Their efforts follow an October 2019 Searchlight investigation revealing that New Mexico schools routinely restrain and seclude special education students, often in violation of state and federal law. The state’s largest school district, Albuquerque Public Schools, has restrained and secluded students well over 4,600 times since 2014, the investigation found. It also found that APS repeatedly filed misleading reports to the federal government, even taking the extraordinary step of refusing to provide records to parents whose children were restrained or secluded.
Often referred to as “therapeutic holding” or “physical management,” restraint is a contentious and dangerous method of behavior management derived from karate and judo, in which specially trained school staff place children and youth in physical holds that restrict movement. Seclusion, another behavior management practice, entails forcing a student into isolated rooms sometimes referred to as “scream rooms.”
Child psychologists have decried the practices as ineffective and traumatic — for both students and staff.
CARLSBAD — In the Permian Basin, now the most prolific oil field in the world, hundreds of miles of plastic pipelines snake along dirt roads, drilling pads and the edges of farm fields. But they are not carrying oil. Instead, they’re transporting an equally precious commodity in this arid region straddling the New Mexico-Texas border: water.
“Pipelines are going in everywhere,” said Jim Davis as he drove a camouflage-hued, four-wheeled ATV across his land toward the water station he owns. Selling the water beneath his property to oil and gas companies has given Davis and his wife, who has cancer, a financial security that eluded them for most of their lives. Every day, a steady stream of water trucks flows in and out of his station south of Carlsbad, filling up on his high-quality freshwater — an essential ingredient for hydraulic fracturing, or fracking for short.
Davis, whose property has been in his family since 1953, says he’s never seen so much water moving around the basin.
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Beyond these roadside signs, Chaparral appears as a few rows of mobile homes in a flat expanse of scrubland. But at night, when the stars come out over the desert and Chaparral is as dark as “the wolf’s mouth,” as one woman put it, it’s quickly apparent that the homes extend all the way to the horizon, dotting the landscape with a faint glow every few hundred feet.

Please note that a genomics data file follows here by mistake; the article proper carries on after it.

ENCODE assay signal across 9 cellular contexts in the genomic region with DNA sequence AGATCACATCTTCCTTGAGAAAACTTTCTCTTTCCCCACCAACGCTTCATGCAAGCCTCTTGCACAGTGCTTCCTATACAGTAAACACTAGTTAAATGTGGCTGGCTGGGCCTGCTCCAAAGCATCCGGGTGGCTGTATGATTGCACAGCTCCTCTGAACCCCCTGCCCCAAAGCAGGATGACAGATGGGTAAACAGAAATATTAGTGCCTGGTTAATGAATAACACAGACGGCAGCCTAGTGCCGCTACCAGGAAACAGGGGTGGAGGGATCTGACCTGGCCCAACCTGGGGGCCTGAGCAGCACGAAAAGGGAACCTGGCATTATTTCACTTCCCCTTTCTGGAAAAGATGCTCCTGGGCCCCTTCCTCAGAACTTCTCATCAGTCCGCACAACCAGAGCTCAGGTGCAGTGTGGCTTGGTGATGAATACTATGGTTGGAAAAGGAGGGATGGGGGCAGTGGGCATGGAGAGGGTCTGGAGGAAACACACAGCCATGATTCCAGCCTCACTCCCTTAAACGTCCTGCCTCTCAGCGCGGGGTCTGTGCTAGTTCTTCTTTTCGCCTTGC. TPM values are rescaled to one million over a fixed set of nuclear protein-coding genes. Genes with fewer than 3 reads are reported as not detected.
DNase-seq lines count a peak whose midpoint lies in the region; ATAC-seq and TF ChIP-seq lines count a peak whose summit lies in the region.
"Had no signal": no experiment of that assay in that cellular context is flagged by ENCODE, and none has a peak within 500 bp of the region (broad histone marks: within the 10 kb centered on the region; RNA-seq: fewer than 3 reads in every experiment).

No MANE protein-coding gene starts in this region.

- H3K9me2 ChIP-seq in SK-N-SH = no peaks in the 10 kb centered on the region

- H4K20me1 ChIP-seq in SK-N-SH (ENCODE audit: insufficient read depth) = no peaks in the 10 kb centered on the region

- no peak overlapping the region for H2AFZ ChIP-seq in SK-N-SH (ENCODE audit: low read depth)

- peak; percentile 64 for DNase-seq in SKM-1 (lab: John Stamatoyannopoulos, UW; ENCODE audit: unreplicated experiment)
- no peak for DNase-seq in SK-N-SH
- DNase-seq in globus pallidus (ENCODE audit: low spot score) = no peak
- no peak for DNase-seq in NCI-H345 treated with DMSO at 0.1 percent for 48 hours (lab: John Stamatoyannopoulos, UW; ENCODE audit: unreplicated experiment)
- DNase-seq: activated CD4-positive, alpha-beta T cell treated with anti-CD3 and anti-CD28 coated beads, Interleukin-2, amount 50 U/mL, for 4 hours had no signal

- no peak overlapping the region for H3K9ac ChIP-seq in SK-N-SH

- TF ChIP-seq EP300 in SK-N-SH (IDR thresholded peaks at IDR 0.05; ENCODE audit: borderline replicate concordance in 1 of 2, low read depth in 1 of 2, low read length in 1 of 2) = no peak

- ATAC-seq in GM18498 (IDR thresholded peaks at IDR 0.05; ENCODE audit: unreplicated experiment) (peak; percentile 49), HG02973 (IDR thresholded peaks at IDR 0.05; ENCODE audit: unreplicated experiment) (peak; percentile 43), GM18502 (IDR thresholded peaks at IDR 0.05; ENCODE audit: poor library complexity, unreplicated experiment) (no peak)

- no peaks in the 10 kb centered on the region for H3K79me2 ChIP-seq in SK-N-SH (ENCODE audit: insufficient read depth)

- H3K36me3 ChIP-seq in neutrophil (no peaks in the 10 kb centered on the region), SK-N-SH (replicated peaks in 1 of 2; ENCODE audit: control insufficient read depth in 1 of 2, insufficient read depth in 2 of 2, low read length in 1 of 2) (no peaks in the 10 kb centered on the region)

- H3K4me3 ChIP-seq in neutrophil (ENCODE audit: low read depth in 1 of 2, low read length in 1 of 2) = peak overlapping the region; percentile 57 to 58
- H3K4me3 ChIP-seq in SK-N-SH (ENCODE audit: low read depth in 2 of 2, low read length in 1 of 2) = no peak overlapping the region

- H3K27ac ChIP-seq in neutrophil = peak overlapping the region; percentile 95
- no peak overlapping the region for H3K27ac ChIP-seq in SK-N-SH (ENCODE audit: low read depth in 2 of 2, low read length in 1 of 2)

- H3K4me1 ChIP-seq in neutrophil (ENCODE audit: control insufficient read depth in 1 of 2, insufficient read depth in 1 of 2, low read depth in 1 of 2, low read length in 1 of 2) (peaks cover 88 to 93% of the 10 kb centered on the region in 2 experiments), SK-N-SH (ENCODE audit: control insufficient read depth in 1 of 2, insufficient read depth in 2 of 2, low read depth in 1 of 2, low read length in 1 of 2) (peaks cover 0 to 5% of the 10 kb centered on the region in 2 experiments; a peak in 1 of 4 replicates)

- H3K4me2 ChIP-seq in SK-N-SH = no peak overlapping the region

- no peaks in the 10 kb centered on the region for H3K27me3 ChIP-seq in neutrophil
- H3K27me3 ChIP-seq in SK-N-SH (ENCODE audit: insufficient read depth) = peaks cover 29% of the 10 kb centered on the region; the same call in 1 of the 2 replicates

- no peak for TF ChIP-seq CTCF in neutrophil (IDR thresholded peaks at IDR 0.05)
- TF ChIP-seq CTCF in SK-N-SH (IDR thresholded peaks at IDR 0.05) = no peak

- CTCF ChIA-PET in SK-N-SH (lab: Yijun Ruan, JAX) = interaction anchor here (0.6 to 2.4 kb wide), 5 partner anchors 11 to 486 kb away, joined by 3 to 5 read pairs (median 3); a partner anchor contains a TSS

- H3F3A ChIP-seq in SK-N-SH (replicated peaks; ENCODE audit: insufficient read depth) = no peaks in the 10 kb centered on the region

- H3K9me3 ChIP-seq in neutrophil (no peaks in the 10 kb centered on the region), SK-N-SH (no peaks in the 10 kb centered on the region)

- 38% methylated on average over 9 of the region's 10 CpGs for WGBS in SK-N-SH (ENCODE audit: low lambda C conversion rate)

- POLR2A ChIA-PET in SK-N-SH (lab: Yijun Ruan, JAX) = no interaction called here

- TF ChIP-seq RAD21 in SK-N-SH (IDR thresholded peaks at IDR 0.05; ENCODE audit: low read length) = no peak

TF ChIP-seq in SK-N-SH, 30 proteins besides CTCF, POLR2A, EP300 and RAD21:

Chaparral is New Mexico’s largest colonia, one of the many unincorporated communities in the U.S.-Mexico borderlands, all characterized by high rates of poverty and lack of access to basic public services. It is only 10 minutes past the furthest northeastern reaches of El Paso, but it feels a galaxy away from the city’s nearby suburbs, with their two-car driveways and faux-stucco houses.
This story originally appeared at Searchlight New Mexico and is republished with permission.
SANTA FE — Gov. Michelle Lujan Grisham is two weeks away from her second legislative session, and she’s got a lot more on her mind than passing a budget. In a wide-ranging conversation with Searchlight New Mexico on Jan. 6, the governor previewed her plans to reduce violent crime through new public safety legislation. She addressed the need for a diverse economy that’s less dependent on oil and gas revenues. This story originally appeared at Searchlight New Mexico and is republished with permission.
Eva was found at dusk one Tuesday in late December 2016, standing in a parking lot in northeast Albuquerque. The 15-year-old Navajo girl had been missing more than two weeks when her grandmother got a call from the Bernalillo County Sheriff’s office — saying her silver Ford truck had been recovered. “I don’t care about the truck, what about my granddaughter?” Heidi demanded.
This story originally appeared at Searchlight New Mexico and is republished with permission. She drove three hours, from her house outside Gallup to Albuquerque, and arrived a few minutes after 1 a.m. to see Eva emerge from the juvenile holding area, quiet and hunched, her dark brown eyes fixed on the floor. She weighed 94 pounds.